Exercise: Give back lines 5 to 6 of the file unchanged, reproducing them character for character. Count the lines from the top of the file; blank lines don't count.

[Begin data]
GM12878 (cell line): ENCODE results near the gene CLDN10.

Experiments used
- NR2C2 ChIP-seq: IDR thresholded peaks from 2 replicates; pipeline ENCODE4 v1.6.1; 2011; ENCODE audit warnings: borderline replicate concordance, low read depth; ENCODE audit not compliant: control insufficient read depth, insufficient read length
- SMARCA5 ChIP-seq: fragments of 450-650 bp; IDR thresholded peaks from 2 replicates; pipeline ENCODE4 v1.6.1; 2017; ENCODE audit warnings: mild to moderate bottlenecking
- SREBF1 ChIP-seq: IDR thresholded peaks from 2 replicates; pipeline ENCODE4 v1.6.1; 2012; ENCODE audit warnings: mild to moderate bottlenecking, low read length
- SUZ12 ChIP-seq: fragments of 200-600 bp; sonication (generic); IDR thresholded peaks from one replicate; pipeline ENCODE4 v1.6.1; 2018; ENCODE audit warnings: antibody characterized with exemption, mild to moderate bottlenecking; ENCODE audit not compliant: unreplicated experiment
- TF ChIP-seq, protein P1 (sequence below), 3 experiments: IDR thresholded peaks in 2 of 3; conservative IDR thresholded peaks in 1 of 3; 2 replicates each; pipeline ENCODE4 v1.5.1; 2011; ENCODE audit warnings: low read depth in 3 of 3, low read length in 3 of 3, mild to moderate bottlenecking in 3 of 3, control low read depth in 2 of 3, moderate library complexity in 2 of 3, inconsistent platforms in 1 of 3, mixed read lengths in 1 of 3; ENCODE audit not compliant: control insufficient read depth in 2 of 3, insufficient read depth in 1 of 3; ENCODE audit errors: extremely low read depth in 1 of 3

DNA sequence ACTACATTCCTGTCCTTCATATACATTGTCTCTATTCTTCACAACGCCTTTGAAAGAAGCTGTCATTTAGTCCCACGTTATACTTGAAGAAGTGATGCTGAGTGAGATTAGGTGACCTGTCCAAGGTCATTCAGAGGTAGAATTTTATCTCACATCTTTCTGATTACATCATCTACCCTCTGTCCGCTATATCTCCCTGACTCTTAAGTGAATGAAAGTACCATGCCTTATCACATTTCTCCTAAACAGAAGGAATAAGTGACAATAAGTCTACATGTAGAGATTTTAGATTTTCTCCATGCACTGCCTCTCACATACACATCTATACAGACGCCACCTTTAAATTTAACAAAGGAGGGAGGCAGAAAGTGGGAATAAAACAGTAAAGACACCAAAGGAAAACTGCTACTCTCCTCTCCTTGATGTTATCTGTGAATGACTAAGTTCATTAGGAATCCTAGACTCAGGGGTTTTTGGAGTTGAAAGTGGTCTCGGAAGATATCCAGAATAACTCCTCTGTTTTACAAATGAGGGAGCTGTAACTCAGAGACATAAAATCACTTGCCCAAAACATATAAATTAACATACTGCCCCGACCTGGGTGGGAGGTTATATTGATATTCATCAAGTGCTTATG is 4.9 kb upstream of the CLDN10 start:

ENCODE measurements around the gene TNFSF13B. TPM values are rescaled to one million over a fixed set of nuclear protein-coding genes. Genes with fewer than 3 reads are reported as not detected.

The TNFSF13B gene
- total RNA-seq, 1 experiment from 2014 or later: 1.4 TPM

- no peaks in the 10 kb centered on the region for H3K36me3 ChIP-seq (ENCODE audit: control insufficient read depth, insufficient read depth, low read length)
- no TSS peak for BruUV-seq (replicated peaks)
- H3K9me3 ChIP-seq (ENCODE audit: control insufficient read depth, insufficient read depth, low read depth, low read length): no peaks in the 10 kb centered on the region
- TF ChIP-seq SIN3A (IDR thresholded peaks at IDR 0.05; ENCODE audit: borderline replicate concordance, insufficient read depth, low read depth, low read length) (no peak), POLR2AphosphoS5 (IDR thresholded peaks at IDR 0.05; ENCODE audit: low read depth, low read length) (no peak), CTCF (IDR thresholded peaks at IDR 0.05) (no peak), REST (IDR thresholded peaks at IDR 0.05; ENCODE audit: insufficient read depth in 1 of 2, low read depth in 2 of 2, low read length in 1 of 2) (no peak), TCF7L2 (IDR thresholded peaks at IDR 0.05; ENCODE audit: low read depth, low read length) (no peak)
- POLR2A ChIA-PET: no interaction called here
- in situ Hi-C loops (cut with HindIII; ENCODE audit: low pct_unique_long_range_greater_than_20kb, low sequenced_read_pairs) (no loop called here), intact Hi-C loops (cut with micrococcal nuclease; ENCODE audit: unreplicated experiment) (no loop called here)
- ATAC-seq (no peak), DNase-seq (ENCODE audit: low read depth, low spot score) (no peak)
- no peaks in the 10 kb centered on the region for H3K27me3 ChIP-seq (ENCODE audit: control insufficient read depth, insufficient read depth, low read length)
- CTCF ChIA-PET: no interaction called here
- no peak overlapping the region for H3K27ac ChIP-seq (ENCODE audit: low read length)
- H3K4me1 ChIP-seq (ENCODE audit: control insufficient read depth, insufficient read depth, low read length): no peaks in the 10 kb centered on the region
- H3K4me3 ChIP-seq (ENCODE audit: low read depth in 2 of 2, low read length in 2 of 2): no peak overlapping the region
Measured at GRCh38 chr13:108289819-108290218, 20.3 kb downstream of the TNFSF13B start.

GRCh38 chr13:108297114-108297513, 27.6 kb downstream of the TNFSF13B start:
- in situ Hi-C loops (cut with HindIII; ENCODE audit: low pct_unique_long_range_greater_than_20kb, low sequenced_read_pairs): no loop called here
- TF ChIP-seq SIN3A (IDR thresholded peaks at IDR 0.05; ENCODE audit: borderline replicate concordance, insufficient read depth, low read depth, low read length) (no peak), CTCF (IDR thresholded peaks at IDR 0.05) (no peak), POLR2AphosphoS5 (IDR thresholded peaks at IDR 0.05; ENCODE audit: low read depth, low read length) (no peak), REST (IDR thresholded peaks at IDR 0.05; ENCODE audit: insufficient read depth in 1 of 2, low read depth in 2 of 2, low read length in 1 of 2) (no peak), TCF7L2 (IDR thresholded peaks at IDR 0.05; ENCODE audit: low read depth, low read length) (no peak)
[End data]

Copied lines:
- SREBF1 ChIP-seq: IDR thresholded peaks from 2 replicates; pipeline ENCODE4 v1.6.1; 2012; ENCODE audit warnings: mild to moderate bottlenecking, low read length
- SUZ12 ChIP-seq: fragments of 200-600 bp; sonication (generic); IDR thresholded peaks from one replicate; pipeline ENCODE4 v1.6.1; 2018; ENCODE audit warnings: antibody characterized with exemption, mild to moderate bottlenecking; ENCODE audit not compliant: unreplicated experiment